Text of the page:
A fewer may benifit, but more may be shut out as expansion and growth is curtailed.


The US economy is being kept afloat ( and it's clearly sinking no matter the sea of money being printed to float it on) by cheap credit as provided by Asian lenders and when they no longer feel sufficiently intimidated , or when it no longer serves their general economy interest, the bubble will burst and American banks ( read British and European) will have a field day repossessing millions of homes and businesses for fractions of their values as was the intent all along. That is the standard operating procedure ( or what economist call the 'boom&bust' cycle) but this time a recovery will be so much harder considering that the means to such a recovery has largely been 'outsourced'.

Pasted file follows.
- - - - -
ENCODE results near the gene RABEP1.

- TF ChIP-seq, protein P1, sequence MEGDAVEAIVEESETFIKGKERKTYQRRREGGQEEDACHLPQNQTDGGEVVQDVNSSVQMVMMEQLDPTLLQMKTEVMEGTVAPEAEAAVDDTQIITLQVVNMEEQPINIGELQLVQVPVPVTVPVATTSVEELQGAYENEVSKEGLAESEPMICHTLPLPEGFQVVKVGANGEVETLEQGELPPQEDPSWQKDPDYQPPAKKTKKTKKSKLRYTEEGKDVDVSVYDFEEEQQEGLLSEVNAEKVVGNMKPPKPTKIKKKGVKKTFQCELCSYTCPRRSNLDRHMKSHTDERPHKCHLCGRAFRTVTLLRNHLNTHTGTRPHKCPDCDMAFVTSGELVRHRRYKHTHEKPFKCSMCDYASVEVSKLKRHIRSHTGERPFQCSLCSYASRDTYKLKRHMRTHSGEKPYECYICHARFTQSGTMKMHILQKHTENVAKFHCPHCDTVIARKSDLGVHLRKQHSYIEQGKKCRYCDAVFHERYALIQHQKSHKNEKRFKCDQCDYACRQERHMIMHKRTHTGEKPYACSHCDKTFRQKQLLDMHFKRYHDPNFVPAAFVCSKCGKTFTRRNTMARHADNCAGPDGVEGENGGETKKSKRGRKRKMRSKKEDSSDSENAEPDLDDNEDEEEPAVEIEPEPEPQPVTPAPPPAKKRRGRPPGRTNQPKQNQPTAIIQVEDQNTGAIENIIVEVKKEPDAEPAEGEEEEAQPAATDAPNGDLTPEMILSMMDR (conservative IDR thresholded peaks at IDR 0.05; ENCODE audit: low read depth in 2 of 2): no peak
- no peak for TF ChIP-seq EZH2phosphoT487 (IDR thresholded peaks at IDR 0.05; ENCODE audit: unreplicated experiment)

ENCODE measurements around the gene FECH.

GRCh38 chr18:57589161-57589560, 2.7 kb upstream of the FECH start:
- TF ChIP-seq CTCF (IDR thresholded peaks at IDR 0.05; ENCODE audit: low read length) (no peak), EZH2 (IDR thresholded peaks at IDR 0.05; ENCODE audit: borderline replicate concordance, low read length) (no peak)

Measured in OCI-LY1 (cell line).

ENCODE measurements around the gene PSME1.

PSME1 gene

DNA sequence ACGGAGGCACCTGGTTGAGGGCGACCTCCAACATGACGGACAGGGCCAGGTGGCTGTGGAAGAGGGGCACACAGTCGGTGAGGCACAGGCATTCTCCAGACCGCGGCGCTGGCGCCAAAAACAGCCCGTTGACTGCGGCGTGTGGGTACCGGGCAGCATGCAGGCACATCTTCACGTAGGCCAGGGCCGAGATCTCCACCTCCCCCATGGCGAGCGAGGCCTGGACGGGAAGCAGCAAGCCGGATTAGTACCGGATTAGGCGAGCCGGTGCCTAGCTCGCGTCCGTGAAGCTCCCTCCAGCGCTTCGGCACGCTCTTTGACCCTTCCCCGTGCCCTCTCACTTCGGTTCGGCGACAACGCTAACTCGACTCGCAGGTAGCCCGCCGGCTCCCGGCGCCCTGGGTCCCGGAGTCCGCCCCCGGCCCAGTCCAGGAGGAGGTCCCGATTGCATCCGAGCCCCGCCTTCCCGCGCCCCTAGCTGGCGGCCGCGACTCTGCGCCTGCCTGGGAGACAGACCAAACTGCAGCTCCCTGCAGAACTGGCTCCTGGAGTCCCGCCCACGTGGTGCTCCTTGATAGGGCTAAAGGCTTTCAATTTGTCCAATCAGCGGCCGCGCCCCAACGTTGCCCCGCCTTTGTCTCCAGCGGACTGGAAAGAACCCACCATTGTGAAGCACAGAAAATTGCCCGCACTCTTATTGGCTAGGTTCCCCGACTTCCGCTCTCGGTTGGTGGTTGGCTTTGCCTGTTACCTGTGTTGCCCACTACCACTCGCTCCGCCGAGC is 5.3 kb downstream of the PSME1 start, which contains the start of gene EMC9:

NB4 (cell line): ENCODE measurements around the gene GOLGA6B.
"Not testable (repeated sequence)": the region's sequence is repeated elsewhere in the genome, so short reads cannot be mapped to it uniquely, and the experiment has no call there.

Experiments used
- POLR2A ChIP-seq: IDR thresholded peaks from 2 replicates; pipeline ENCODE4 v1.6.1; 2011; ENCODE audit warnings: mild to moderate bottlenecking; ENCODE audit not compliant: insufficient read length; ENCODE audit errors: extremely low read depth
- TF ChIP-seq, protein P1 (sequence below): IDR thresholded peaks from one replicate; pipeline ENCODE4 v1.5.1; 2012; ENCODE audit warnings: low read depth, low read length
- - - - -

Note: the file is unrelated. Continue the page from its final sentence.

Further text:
This is the way freedom is really destroyed but people wont see it coming as it's "just the economy, stupid".

Stellar


df1

posted on Feb, 17 2007 @ 09:06 PM
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Originally posted by SmallMindsBigIdeas
The majority of stocks have bounced back to their pre-98 levels. Most have even come back to return a decent amount. But there were many dot.com and tech companies that completely went under ... but that is the risk you take investing in a startup instead of a Microsoft or Apple.

Your position would be reasonable excepting that many of those companies that completely went under did so not because of free market forces, they went under because the FED kept tilting the playing field in the middle of the game in favor of the large dollar rich corporations. It was not a matter of poor risk analysis by investors, it was a financial conspiracy between corporatists and government. Big tech benefited by having competitors forced out of business with the bonus of then being able to buy up their technical innovations for little more than pocket change.



posted on Feb, 18 2007 @ 07:37 AM
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Originally posted by SmallMindsBigIdeas

Originally posted by grover